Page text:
Personal Statement Sample Essays Business Insider

We all have memories from our childhood that we'd likely rather forget. Sometimes it's those very same painful life lessons that have the most lasting impact on your world view.

Recent Harvard University graduate Soa Andrian used one of her childhood memories as a jumping-off point on her college admissions essay.

She told the story of a visit to Antananarivo, Madagascar, where she has relatives, and of an impending incident of bullying. A deeply personal story, at first she was going to write about something a little less private.

"My original common app essay was about a poster presentation I made at a summer program and what I learned about being less shy," Andrian said via email to Business Insider. "But it felt disingenuous. I think it felt disingenuous because I wrote what I thought admissions committees would want to see — a little humility by sharing an insecurity, but a small one that ultimately was easy to overcome."

Ultimately, she wrote about her more personal experience, and it certainly paid off. In addition to Harvard, she gained acceptances to Brown University, UChicago, Columbia, The University of Florida, Johns Hopkins, the University of Miami, MIT, Northwestern, UPenn, Princeton, Rice University, Stanford, and WashU.

Andrian's other impressive stats are included on her Admitsee profile. AdmitSee is an education startup that has 60,000 profiles of students who have been accepted into college with their test scores and other data points for prospective students to browse.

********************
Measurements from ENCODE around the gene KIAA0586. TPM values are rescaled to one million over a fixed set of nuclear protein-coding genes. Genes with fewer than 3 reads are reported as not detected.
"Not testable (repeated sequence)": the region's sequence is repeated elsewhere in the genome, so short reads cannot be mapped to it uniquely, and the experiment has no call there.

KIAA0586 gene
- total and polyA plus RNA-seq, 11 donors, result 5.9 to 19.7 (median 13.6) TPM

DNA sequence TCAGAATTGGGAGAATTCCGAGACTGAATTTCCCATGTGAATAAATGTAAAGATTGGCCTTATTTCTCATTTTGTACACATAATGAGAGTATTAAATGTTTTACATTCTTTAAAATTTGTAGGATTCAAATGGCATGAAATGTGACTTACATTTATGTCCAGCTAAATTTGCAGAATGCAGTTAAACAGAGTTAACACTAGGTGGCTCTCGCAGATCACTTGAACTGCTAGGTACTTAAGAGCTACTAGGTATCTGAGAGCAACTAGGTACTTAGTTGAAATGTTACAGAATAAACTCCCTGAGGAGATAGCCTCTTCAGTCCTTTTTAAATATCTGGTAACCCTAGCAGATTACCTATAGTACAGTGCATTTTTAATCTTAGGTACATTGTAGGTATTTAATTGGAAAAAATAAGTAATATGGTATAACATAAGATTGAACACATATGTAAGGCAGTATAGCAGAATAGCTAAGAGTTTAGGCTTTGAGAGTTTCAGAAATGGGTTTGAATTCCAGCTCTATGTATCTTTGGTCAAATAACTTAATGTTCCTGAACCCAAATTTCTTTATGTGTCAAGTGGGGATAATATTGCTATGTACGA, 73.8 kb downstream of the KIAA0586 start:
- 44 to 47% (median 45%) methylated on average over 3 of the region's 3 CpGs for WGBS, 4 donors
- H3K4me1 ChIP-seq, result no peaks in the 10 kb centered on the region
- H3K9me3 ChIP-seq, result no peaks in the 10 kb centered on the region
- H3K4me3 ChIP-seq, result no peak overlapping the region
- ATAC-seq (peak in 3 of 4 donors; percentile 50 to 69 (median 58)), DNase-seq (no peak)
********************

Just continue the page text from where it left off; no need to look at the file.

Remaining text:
Andrian graciously shared her admissions essay with Business Insider, which we've reprinted verbatim below.

Four boys stood above me on a pile of garbage. Their words, "Bota, bota, matava" — "chubby", "fatty" suffocated me:

A familiar sensation of frustration and hurt gripped me. Looking for defense I only saw a cinderblock at my feet, impossible for my eight year old body to heave, so, I screamed in English:

"You are just jealous that you are poor and I am American!"

As the words flew out of my mouth, I knew I was wrong — there was no sense of triumphant satisfaction. I abruptly turned and ran into the refuge of my aunt's home.

Upon finishing a tearful narrative to my aunt and father, I preferred the comfort of the former's arms. I avoided my father's disappointment: I knew as well as he did, that I was not the victim.

Later, my hysteria subdued and guilt temporarily forgotten, I ventured outside to explore the crevices of Antananarivo. The boys were still playing atop the rubbish, then seeing me, scrambled off their mountain and ran in the opposite direction.

It's okay, I thought, I wouldn't be a fan of me either.

As I began walking up the street, I heard shouts:

"Wait, wait!"

The boys caught up to me and proudly waved hundred ariary bills in my face. In their broken English, they said in earnest and without malice,